Toasted Bagels: You're doing it wrong.
Yeah, you heard me. Get that bagel out of the toaster. You want a toasted bagel? Use a skillet instead.
I've been eating toasted bagels ever since I can remember. When I was a kid, my mom would make me toasted bagels and her method is perhaps the absolute best way to enjoy them. Sure, I've used a toaster or toaster ovens for my bagels, but using a skillet has an advantage over these popular methods. Instead of drying out the bagel, as toasters often do, the skillet method keeps the bagel soft while offering a lovely toasty surface upon which to spread the cream cheese. No more dried out bagel. You get one that is toasted and soft.
It's a simple method:
Cut the bagel in half like you normally would. Spread a thin layer of butter on the cut side. Place bagel, butter side down in a non-stick skillet. Cook over medium heat until toasted and golden brown. Remove from pan. Spread with cream cheese or preferred bagel topping.
Enjoy a toasted bagel that is soft and warm.
The way bagels should be.
I've been baking a lot lately. I didn't intend for this to happen, but with all the delicious fresh fruit hanging out at the farmers market, tarts, pies, and cakes have been entering my mind lately. I see fresh, ripe peaches and before you know it, I'm making a tart.
I love pie, but tart is a perfect way to show off fresh fruit like peaches. Pies can be heavy and sugar-laden. Tarts are lighter and typically contain less sugar, making them a perfect end to any summer meal.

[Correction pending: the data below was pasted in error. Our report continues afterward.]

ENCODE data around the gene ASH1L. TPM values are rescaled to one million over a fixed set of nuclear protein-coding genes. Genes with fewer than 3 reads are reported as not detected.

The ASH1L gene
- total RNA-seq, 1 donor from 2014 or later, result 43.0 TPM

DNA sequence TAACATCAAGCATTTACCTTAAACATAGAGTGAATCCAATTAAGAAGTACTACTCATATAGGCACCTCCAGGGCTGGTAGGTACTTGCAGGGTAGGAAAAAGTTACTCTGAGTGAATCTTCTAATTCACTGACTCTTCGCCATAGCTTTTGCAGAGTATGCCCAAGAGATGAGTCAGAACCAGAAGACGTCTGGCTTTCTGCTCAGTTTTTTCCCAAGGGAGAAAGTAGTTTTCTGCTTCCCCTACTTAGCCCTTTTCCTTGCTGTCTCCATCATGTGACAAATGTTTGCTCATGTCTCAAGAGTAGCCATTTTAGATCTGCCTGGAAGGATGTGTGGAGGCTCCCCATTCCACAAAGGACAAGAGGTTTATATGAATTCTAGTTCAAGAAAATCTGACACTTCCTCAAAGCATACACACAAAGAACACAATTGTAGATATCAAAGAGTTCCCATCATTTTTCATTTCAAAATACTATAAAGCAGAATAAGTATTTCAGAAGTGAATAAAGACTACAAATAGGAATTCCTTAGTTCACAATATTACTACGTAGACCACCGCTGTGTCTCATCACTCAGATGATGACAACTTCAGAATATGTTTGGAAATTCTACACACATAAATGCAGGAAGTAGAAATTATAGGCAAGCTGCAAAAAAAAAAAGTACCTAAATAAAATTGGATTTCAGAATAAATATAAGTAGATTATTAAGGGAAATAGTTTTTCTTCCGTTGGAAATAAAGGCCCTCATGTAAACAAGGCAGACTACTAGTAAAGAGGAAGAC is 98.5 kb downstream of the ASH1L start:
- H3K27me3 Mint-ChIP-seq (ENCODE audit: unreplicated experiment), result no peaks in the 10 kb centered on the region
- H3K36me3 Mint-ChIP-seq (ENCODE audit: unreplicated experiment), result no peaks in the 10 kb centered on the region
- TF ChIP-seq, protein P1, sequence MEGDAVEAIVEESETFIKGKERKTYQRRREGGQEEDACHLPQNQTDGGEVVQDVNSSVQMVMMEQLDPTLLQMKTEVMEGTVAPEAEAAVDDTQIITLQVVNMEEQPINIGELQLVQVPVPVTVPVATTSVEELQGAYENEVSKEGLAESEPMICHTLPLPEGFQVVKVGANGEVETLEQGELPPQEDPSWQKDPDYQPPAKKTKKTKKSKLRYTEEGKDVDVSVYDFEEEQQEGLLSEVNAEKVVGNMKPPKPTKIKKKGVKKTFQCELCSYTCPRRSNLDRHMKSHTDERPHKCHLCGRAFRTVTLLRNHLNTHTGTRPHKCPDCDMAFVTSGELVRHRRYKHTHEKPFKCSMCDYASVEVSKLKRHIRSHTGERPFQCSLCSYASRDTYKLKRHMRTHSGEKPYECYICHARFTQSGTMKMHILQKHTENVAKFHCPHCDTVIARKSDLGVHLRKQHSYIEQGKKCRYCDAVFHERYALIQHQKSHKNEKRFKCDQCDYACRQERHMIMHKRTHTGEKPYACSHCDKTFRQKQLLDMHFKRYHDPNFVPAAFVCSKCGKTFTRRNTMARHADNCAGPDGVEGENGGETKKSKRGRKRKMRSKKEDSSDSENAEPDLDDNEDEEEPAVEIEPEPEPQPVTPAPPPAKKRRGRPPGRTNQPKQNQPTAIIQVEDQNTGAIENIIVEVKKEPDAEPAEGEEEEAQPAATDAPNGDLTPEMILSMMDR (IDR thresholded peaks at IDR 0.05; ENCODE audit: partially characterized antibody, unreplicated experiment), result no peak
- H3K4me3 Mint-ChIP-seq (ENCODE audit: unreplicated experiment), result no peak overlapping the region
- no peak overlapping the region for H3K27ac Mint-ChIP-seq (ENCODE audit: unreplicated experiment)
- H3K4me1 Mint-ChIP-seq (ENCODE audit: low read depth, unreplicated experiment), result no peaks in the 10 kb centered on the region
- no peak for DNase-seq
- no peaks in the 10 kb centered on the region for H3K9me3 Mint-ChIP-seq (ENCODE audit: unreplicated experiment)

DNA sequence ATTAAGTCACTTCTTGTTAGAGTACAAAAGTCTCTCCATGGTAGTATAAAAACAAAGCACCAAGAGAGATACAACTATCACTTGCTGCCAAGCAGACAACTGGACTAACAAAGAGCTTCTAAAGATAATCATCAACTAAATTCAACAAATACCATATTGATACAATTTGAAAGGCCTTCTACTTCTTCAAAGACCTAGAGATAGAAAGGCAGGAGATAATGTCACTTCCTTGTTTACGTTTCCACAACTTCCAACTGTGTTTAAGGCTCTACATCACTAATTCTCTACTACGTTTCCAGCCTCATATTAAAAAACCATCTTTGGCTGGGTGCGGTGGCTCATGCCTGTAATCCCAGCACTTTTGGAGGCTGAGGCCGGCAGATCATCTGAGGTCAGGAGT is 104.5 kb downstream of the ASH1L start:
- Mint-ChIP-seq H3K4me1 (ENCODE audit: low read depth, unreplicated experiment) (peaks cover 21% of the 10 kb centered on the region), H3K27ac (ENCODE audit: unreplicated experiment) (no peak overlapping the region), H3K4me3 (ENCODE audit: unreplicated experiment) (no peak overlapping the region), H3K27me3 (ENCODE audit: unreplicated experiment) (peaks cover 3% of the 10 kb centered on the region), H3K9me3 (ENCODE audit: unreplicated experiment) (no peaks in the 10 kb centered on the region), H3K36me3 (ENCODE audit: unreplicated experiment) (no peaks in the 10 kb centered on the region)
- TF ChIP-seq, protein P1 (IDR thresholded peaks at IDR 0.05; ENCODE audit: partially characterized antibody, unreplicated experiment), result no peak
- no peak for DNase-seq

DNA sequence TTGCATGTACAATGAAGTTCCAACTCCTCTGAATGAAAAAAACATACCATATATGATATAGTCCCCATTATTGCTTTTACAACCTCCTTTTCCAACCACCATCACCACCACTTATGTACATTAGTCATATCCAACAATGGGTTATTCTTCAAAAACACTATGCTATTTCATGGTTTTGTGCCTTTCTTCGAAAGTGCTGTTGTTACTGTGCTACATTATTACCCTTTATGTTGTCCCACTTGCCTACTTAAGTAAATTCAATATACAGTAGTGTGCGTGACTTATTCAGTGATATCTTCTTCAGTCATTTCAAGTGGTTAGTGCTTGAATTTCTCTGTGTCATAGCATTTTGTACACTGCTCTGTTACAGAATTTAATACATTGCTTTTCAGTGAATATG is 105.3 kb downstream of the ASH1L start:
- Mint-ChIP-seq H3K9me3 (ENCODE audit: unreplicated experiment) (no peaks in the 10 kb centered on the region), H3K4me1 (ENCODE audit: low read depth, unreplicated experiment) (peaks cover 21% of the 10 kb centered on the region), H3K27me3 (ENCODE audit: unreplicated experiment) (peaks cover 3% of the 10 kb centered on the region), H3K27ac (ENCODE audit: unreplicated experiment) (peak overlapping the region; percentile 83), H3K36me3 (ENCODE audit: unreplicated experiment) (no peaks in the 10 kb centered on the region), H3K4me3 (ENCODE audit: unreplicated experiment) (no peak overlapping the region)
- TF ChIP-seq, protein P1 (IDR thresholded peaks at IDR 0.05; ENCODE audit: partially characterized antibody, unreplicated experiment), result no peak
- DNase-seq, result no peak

This tart in particular utilizes both fresh blueberries and peaches. You can purchase store-bought crust, or make your own. I offer a simple recipe below. The star of the show is the fruit, so pick ripe peaches (ones that are sweet and juicy) and big, plump blueberries.
Peach and Blueberry Tart with Candied Walnuts
Makes 11-inch tart
Preheat oven to 425ºF.
Make the Tart Crust:
In a mixing bowl, stir together both flours, salt, and sugar. Stir in the olive oil and milk. Mix until just combined. Transfer dough to an 11-inch tart pan with removable bottom. Press the dough into the pan covering the bottom and sides of the pan. Fill in any holes with excess dough.
Make the Tart:
Combine the peaches, blueberries, sugar, flour, orange zest, and salt in a large mixing bowl. Pour the mixture into the crust. You can try to decoratively arrange the peaches and blueberries around the crust or just leave it more free-form. Dot the tart with the butter.
Bake for 35-45 minutes or until golden brown and bubbly. Sprinkle with candied walnuts. Cool completely. Serve with whipped cream or vanilla ice cream.
Make the Candied Walnuts:
Melt the butter in a skillet set over medium heat. Add the walnuts, sugar, and cinnamon. Stir and cook for 5 minutes or until the sugar is melted and the walnuts are coated in the mixture. Spread the walnuts onto a baking sheet. Cool completely before breaking apart.